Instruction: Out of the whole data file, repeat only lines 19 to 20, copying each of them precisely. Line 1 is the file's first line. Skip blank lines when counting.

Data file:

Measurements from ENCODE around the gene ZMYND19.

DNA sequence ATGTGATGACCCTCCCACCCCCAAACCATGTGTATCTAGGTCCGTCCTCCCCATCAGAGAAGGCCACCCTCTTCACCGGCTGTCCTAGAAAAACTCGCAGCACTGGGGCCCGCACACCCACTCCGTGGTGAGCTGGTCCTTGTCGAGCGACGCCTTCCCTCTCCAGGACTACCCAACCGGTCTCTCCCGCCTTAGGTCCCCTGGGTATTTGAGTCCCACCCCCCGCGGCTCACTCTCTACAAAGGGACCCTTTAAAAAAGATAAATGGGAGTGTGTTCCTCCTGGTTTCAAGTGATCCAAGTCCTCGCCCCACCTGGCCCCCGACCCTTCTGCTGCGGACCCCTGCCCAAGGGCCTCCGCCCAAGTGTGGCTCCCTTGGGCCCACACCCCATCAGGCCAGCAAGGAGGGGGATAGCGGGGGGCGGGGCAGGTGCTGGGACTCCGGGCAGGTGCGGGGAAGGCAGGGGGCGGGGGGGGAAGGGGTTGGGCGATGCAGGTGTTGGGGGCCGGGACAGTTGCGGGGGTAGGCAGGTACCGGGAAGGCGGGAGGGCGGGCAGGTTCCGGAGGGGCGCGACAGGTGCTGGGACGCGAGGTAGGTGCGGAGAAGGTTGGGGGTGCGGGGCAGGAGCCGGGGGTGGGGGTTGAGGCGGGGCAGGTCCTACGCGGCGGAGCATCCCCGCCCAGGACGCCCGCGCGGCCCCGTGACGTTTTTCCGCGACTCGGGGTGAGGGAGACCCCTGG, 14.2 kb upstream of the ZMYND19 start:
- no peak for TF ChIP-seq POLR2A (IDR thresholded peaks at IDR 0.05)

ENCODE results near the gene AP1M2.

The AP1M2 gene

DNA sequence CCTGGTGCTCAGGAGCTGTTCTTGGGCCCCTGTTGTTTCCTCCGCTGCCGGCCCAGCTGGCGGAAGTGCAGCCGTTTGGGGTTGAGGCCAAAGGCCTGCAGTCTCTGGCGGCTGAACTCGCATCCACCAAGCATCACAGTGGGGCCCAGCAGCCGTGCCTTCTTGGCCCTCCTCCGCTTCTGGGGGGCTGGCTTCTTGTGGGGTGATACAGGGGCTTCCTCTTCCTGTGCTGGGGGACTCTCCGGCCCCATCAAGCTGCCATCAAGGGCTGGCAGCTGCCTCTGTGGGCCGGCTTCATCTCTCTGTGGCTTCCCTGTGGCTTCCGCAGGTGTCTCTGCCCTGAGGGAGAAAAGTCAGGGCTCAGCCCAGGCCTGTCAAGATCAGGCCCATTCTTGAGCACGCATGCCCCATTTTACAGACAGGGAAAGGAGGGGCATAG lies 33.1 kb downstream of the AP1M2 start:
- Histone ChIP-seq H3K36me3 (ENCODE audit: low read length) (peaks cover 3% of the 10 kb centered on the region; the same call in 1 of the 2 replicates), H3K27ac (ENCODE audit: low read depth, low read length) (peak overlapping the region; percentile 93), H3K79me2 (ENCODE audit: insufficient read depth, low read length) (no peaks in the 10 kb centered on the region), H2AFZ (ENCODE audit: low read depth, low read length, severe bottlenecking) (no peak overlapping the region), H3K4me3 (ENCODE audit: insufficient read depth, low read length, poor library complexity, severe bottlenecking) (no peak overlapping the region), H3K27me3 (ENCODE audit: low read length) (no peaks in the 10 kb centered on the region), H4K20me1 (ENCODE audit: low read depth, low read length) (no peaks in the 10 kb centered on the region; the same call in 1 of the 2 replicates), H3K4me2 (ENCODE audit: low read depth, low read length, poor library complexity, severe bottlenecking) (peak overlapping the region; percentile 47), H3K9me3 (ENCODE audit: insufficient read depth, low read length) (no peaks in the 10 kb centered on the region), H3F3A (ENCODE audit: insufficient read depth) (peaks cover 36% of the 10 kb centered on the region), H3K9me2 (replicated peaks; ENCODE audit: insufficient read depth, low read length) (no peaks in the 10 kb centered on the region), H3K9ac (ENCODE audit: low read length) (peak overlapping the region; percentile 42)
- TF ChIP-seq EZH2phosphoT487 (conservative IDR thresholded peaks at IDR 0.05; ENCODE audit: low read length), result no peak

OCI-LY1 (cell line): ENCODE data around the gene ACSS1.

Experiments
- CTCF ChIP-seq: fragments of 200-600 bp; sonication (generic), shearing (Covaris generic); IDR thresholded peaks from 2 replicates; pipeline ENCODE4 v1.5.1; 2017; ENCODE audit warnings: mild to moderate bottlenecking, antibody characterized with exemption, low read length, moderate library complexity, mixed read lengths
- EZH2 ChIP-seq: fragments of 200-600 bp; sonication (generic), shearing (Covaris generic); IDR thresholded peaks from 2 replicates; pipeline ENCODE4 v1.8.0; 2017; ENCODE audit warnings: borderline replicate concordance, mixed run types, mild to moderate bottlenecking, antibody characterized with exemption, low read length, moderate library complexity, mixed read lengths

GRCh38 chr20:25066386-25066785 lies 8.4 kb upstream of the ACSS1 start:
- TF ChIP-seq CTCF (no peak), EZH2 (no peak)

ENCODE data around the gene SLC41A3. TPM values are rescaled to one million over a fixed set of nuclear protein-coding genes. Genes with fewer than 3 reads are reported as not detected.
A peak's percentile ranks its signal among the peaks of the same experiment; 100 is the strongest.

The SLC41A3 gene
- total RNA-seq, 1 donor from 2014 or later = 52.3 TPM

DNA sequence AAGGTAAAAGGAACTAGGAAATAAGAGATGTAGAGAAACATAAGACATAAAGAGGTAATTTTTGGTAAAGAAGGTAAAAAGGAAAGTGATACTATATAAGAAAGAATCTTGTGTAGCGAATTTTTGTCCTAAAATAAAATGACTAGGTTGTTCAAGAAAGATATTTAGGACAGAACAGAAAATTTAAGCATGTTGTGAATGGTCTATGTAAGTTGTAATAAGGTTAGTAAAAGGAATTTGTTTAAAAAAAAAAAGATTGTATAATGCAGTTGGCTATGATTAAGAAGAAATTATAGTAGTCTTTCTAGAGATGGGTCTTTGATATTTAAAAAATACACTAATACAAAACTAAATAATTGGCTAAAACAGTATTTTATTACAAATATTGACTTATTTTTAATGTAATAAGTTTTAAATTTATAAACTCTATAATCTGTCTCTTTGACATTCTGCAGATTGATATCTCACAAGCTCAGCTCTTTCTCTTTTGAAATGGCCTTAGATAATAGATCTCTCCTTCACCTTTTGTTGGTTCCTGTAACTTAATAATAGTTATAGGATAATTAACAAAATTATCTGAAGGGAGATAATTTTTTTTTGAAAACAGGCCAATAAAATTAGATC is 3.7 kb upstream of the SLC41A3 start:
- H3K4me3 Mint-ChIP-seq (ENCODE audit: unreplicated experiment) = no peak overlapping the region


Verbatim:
DNA sequence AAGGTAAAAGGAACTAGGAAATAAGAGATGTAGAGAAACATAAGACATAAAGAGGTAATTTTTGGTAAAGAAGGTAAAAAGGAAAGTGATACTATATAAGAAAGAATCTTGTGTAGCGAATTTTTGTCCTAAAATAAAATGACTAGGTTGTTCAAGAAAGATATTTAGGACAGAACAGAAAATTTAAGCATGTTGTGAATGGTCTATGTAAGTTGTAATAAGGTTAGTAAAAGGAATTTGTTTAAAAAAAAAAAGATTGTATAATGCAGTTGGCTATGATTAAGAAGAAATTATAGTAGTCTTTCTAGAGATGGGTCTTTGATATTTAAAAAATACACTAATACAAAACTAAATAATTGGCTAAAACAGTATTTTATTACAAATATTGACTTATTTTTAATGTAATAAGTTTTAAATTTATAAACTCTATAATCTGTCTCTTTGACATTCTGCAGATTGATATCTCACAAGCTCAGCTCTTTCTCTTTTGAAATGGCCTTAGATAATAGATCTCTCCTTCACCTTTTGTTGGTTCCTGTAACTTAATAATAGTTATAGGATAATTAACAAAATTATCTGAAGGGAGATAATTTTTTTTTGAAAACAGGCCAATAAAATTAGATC is 3.7 kb upstream of the SLC41A3 start:
- H3K4me3 Mint-ChIP-seq (ENCODE audit: unreplicated experiment) = no peak overlapping the region